Bee Sheltered in Rose of Sharon by Todd Henson

A bee sheltered in a Rose of Sharon flower.

This was such a fun photograph to create. There was a light drizzle, but not enough that I had to cover my camera. The light was very soft, but it was also somewhat dark from the camera’s perspective. I was out photographing flowers with my new Lensbaby Velvet 56 lens, trying different compositions and different aperture settings, just trying to get a feel for the lens.

When I made my way to the Rose of Sharon I found a bumble bee sheltered inside one of the flowers. It wasn’t at all upset by my presence, even as I pushed the front of the lens right into the flower, almost filling the entrance. This blocked most of the light that might have entered the flower and lit the bee, but as you can see the light did still reach the interior by shining through the petals.

I created a number of images of this bee, sometimes experimenting with composition, but sometimes just trying to get a shot with the bee in focus. The Lensbaby Velvet 56 is a fully manual lens and I don’t often focus manually, so I was essentially relearning how to do this. Thankfully, I did a reasonably good job capturing the bee in focus for this photograph, though parts of it are still out of focus. It might have been a good idea if I’d stopped down the aperture just a bit to capture a little more depth of field. You can see from the sides of the petals how shallow the depth of field is.

Because it was so dark I had boosted my ISO to 1250. The shutter speed for this image was 1/40 second and I was hand holding the camera. This lens doesn’t have VR so I did the best I could to hold it steady. It’s not a heavy or large lens so this wasn’t too difficult.

I don’t know the exact aperture I used as the Lensbaby Velvet 56 does not have electrical contacts so it can’t communicate the aperture to the camera. It was not wide open as that would have created a very soft focus effect. There’s a good chance this was closer to f/8, possibly even smaller. I was physically very close to the bee, likely approaching the minimum focusing distance of 5 inches, which contributed to the shallow depth of field. I really wanted to fill the frame with the bee and the enclosing petals of the Rose of Sharon.

Sheltered in a Rose of Sharon is available for purchase as wall art or on a variety of products.

See my first impression of the Lensbaby Velvet 56 for more examples of photographs created with this lens.

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Finding Blue in a Field of Sunflowers by Todd Henson

A bee on a young sunflower against a cloudless blue sky.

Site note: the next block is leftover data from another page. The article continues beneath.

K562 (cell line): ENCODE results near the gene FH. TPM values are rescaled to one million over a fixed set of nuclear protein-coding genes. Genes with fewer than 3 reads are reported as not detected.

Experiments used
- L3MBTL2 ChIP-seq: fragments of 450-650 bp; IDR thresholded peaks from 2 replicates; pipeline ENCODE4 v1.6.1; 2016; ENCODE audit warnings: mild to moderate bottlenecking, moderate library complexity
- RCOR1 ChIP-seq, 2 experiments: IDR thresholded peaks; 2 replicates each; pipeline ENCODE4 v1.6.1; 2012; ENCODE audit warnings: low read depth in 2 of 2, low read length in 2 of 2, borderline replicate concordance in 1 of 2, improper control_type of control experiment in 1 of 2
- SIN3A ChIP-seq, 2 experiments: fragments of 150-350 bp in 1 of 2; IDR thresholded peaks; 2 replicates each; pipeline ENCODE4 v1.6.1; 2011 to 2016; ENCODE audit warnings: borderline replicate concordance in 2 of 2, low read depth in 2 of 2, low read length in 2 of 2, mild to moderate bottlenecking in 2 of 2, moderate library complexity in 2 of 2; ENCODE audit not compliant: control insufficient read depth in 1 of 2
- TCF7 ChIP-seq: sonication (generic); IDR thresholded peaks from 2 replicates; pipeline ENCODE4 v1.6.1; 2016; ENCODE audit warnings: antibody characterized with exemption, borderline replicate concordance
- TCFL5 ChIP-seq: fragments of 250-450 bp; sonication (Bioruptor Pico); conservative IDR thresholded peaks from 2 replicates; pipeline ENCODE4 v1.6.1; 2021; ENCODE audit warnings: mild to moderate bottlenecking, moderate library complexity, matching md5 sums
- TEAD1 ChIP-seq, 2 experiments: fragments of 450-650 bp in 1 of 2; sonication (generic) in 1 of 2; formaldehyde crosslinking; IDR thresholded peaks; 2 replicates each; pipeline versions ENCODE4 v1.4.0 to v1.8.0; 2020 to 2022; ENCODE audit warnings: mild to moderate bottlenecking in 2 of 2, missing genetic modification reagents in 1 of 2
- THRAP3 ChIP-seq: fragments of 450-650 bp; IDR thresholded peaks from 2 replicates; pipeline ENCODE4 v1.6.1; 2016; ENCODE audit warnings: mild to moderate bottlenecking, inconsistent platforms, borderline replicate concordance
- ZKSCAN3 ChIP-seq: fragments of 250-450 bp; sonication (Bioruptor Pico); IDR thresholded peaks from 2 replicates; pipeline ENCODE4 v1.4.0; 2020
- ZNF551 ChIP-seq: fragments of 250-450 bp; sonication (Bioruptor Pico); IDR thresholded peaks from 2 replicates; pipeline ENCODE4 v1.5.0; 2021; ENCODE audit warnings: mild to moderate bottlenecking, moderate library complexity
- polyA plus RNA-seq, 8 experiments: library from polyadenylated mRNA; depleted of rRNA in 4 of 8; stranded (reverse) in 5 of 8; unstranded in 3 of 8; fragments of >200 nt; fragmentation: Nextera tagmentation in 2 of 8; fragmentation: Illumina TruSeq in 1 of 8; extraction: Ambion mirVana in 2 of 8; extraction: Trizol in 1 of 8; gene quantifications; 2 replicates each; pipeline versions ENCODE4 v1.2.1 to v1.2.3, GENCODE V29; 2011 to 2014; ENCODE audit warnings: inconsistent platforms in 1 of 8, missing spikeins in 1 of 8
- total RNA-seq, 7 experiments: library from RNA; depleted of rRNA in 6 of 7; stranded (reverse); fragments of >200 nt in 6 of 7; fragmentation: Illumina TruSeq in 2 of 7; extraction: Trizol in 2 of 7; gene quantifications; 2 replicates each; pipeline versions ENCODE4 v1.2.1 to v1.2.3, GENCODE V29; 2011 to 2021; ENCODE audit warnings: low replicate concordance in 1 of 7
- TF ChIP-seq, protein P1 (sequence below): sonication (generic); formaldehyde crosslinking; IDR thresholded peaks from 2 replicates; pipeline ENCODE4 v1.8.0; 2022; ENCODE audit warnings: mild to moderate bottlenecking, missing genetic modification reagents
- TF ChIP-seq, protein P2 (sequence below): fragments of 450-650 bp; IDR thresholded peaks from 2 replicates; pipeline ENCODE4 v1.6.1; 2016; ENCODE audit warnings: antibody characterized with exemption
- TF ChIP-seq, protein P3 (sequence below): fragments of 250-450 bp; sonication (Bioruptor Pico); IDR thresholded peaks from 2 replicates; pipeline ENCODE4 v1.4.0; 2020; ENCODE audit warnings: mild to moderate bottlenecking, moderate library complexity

One morning my brother and I found ourselves driving to McKee-Beshers Wildlife Management Area in Poolesville, Maryland. We were hoping to photograph the fields of sunflowers that are planted there each year to feed the wildlife.

A young green sunflower bud.

But when we arrived we found the first field had yet to bloom. It was a field full of green sunflowers. A kind individual walking the field told us there was only one field even partly in bloom, and he showed us where this field was on the map. We, along with another group of photographers, got back in our cars and drove towards this field.

Facing the field of sunflowers, partly in bloom.

The morning was hot and extra humid. Just walking from the car to the field we were already soaked in sweat. Some of the sunflowers in the field had begun to bloom, but it was still mostly full of unopened green buds.

Side view of the partly blooming sunflower field.

So what do you do when you find your main subject is not how you had planned? You adjust your plans!

We hiked around the field looking for anything that caught our eyes. We did photograph a sunflower here and there, but what ended up catching our interest were other flowers growing amongst the sunflowers.

A beautiful blue morning glory flower against a green background, found in a field of sunflowers.

Along one side of the field we found morning glory vines with soft blue flowers. I tried using a very shallow depth of field to create a soft focus image, more about the green and blue colors than any detail in the flower.

Dew covered flower and bud at the back of the sunflower field.

At the back of the field we spent time photographing another flowering vine, possibly also a morning glory. I loved how dew had collected on the flower as it was still in shade; the sun had yet to rise high enough over the edge of the trees to reach this part of the field.

Green bee on a blue chicory flower with a green background.

And on the way back to the car we found a small patch of light blue chicory flowers attracting bees and other insects. Thankfully these were in shade which created a beautiful soft light just perfect for detail shots of the flowers and insects.

So if you ever head out for a shoot and don’t find exactly what you’re looking for, remember to stay flexible and keep your eyes open. There will usually be something else nearby worthy of your attention.